Exeter expert advises on Ebola
Published on: 6 November 2014
A scientist examining the ebola virus. Courtesy of Shutterstock.
A University of Exeter academic is playing a pivotal role in advising government and NGO responses to the Ebola outbreak.
Dr Ann Kelly, Senior Lecturer in Anthropology, is one of four experts invited to participate in an 'Understanding Ebola' round table lecture taking place tonight (6 November) at The University of Manchester.
The round table features speakers working at the forefront of the current Ebola Response in West Africa. It brings together anthropologists, medical doctors and humanitarian workers to critically reflect on progress to date and what more can be done. The lecture has been organised by the Brooks World Poverty Institute (BWPI), Humanitarian and Conflict Response Institute (HCRI) and the Institute for Development Policy and Management (IDPM) as part of its annual Tri-Institute Lecture series.
Dr Kelly is a member of the Department for International Development (DfID) Anthropology and Social Science Sub-Group for the Scientific Advisory Group for Emergencies (SAGE) established last month to address the Ebola outbreak. This group of six invited experts meet weekly with the UK Government Chief Scientific Advisor and Director of Research and Evidence to provide expert advice on issues identified as critical for the UK Government response to the control of the Ebola outbreak. This includes:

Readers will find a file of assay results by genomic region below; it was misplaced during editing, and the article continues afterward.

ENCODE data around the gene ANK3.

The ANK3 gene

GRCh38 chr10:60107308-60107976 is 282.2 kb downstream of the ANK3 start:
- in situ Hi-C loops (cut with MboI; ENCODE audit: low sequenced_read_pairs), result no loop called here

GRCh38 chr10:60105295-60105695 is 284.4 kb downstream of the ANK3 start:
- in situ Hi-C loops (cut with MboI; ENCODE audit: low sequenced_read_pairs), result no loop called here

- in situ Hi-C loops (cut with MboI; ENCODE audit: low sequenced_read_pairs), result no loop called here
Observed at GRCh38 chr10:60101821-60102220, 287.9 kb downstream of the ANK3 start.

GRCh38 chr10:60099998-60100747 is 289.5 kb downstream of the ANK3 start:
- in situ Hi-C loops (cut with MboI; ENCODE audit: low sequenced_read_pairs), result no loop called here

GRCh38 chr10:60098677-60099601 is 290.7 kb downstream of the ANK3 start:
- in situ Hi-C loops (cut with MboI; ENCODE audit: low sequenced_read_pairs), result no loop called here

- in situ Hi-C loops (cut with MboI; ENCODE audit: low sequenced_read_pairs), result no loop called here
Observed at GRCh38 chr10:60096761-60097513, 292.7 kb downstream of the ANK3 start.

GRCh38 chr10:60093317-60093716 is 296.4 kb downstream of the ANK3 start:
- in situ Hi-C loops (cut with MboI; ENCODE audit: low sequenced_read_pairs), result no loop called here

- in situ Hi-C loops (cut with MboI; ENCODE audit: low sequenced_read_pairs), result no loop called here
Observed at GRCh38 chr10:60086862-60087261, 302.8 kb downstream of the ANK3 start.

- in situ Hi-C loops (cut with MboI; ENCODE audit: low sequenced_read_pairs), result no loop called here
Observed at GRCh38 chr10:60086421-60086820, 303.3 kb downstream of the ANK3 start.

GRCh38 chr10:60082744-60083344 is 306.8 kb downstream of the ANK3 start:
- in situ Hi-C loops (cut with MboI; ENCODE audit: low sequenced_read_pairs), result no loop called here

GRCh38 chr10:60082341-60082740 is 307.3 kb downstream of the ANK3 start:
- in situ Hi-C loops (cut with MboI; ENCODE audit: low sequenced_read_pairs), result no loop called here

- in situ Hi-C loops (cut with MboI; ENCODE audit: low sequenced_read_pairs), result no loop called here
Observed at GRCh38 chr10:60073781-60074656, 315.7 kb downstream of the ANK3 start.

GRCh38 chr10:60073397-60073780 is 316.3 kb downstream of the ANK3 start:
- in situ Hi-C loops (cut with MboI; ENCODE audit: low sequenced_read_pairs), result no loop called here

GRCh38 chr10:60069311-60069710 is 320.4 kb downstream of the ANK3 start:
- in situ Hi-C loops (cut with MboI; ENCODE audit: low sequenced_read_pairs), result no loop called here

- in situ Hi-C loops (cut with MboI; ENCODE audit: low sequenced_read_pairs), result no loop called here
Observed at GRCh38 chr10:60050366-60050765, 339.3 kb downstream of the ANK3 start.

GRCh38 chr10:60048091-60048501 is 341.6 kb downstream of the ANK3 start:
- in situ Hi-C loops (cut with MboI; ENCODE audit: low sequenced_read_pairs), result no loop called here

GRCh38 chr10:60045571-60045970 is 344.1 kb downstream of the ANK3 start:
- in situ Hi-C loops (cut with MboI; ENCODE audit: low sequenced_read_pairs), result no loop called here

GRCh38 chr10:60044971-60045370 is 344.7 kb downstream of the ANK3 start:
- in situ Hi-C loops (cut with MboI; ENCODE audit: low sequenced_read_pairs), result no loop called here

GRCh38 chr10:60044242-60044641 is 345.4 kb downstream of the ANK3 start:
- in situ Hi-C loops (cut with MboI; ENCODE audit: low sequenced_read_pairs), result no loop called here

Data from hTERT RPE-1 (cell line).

- safe burials;
- strengthening community engagement and effective two-way communication;
- the cultural, social and religious practices that will influence community engagement with interventions;
- promoting behavioural change that help can reduce transmission.
Dr Kelly has over a decade of experience working in medical research contexts across the West and East African region. She has provided insight and advised on enhancing the acceptability of research practices in the context of infectious disease including malaria and Lassa fever (viral haemorrhagic fever related to Ebola).
She is a member of the Scientific Advisory Board for a French National Institute of Health and Medical Research (INSERM) coordinated therapeutic clinical trial aimed at reducing mortality in adults from Ebola in Guinea and most recently was invited to contribute to a major EU-funded initiative investigating the efficacy, safety and feasibility of convalescent whole blood (CWB) and convalescent plasma (CP) therapy, as a treatment for Ebola patients, designing fieldwork protocols for clinical and health services staff approaching survivors.